Thursday February 11
On Thursday, Democrats summed up their case against the former president.
They said he could run for president in 2024 and unleash a violent mob on the US Capitol once more unless he is convicted. Prosecutors said Mr Trump had shown “no remorse” for inciting a mob to attack the seat of US democracy on Jan 6 and would “do it again” if given the chance.
On the third day of the trial Jamie Raskin, the lead prosecutor, said: “Is there any political leader in this room who believes that if he is ever allowed to get back in the Oval Office, Donald Trump would stop inciting violence?
“Would you bet the lives of more police officers on that, the safety of your family on that, the future of your democracy on that? He gets back into office, and it happens again, we’ll have no one to blame but ourselves.”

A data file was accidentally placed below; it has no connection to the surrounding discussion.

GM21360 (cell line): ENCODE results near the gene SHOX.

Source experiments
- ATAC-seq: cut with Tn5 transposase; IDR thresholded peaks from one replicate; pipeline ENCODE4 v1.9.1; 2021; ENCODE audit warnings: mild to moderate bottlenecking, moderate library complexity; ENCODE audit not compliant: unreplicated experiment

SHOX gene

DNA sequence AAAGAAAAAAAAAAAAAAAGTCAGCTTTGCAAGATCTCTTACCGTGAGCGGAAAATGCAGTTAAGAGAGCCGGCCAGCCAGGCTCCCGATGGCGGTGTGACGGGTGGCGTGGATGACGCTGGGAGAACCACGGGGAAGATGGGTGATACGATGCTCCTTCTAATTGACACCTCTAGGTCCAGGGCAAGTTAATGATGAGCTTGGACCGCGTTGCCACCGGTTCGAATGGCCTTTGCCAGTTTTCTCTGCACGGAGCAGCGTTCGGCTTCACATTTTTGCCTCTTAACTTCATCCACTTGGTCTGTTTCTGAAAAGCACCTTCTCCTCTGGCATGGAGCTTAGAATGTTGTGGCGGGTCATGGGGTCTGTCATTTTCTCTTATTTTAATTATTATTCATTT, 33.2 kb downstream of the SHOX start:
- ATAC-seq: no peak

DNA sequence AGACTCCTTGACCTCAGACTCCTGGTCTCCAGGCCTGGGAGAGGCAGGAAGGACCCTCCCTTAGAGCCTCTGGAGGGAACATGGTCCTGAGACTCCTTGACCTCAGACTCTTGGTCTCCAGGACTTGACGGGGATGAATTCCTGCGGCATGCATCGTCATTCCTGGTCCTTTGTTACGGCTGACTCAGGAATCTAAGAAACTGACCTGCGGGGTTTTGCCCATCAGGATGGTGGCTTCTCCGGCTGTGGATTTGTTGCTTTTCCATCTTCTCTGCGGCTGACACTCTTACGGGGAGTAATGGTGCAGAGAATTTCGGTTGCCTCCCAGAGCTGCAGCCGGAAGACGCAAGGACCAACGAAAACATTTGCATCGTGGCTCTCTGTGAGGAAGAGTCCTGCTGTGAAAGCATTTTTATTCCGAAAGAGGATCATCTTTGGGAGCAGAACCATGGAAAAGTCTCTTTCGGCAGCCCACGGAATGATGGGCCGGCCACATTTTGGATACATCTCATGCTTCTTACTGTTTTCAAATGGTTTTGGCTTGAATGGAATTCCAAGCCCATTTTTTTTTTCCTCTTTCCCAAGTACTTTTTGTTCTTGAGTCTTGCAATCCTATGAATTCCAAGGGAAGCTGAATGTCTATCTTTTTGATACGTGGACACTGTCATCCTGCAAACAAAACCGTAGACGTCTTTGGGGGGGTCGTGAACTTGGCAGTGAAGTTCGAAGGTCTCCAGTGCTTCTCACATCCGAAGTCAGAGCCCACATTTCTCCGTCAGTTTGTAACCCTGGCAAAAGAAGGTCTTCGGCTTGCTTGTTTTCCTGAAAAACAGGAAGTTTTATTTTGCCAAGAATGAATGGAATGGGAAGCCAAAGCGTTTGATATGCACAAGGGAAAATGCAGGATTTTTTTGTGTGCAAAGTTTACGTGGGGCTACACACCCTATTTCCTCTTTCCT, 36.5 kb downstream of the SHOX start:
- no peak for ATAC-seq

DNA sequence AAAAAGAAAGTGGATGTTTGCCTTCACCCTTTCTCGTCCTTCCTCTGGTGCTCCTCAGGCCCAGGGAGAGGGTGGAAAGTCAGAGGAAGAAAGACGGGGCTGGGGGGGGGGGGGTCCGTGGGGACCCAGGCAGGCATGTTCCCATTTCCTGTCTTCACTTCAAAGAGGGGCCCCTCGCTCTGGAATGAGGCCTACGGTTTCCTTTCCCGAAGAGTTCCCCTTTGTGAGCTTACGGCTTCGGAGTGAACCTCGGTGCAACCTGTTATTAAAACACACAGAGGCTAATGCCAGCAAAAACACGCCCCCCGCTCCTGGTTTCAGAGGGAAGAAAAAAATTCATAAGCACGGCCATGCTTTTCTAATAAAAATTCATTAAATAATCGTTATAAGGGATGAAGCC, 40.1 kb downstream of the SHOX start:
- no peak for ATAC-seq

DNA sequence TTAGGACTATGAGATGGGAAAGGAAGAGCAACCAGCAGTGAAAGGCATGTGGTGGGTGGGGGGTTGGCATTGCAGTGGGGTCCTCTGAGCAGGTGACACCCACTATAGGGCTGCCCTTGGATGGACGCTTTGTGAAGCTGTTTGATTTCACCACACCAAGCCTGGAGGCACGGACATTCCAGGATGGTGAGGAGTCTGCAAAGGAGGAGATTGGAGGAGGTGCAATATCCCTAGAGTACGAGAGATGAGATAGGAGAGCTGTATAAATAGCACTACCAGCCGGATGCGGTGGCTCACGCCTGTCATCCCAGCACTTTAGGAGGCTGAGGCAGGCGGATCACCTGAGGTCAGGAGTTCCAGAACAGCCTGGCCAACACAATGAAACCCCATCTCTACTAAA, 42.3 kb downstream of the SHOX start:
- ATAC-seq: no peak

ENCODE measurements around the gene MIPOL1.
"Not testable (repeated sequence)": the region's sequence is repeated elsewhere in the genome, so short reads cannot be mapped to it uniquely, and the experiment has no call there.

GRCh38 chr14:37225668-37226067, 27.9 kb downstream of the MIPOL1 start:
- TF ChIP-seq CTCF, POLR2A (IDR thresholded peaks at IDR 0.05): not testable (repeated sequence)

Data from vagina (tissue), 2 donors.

Read more: Donald Trump would ‘incite more violence’ if allowed to run in 2024, trial hears
Friday February 12
On Friday, Mr Trump’s defence team will lay out their case. They are permitted to speak for up to 16 hours, but are expected to conclude their case within the day.
Saturday February 13 to Sunday February 14
Senators will have four hours to pose questions to the House managers and Mr Trump’s lawyers. This could take place on Friday 12 if the defence case is brief.
Four hours will be divided equally between the parties for arguments on whether the Senate will consider motions to witness summons and documents. There will be four hours for closing arguments, along with a deliberation period, if requested by the senators, before voting starts.
It means there could be a result as soon as Saturday.